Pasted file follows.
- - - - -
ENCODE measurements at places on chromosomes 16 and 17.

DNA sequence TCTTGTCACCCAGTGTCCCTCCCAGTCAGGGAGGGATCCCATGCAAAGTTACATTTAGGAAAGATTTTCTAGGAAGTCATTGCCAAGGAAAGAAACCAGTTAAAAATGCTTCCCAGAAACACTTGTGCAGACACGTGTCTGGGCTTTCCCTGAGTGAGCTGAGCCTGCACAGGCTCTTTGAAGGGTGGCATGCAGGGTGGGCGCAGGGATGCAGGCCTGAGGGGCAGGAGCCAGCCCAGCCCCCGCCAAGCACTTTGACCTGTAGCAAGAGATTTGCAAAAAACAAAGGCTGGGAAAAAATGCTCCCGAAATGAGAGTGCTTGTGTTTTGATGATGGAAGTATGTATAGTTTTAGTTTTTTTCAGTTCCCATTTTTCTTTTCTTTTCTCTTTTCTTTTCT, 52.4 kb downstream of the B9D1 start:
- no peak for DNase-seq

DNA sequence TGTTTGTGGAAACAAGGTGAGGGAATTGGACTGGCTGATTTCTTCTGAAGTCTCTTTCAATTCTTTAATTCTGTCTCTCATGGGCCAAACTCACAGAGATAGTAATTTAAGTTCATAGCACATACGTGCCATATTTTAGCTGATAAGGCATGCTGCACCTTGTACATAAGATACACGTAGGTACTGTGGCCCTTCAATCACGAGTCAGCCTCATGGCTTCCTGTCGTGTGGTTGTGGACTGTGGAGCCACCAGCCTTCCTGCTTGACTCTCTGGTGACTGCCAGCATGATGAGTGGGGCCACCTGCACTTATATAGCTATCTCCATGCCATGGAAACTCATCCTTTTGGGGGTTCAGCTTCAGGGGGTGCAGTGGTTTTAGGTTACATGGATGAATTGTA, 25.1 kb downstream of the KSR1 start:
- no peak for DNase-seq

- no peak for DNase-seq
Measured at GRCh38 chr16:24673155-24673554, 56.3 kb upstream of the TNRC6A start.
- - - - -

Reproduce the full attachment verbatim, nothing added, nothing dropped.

ENCODE measurements at places on chromosomes 16 and 17.

DNA sequence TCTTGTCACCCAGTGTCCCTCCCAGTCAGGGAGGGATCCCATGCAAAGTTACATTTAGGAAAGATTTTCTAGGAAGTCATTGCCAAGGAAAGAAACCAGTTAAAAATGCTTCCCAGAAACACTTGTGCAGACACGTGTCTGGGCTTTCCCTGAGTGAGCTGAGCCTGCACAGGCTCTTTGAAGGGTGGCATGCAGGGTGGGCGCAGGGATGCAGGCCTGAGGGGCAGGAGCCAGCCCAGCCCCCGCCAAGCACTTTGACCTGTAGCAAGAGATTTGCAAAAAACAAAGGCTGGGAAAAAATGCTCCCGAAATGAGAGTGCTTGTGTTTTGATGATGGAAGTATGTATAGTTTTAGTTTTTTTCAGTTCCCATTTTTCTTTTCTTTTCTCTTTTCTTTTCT, 52.4 kb downstream of the B9D1 start:
- no peak for DNase-seq

DNA sequence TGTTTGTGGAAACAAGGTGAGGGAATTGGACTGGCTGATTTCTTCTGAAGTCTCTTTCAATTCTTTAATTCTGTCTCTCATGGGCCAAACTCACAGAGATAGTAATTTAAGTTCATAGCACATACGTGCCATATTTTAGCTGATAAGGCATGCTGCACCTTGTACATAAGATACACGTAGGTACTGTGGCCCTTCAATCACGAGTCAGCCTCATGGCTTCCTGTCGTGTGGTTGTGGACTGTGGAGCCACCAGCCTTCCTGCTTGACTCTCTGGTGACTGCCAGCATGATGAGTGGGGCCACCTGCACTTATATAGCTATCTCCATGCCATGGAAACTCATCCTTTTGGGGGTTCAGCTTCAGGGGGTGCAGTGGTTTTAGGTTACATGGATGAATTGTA, 25.1 kb downstream of the KSR1 start:
- no peak for DNase-seq

- no peak for DNase-seq
Measured at GRCh38 chr16:24673155-24673554, 56.3 kb upstream of the TNRC6A start.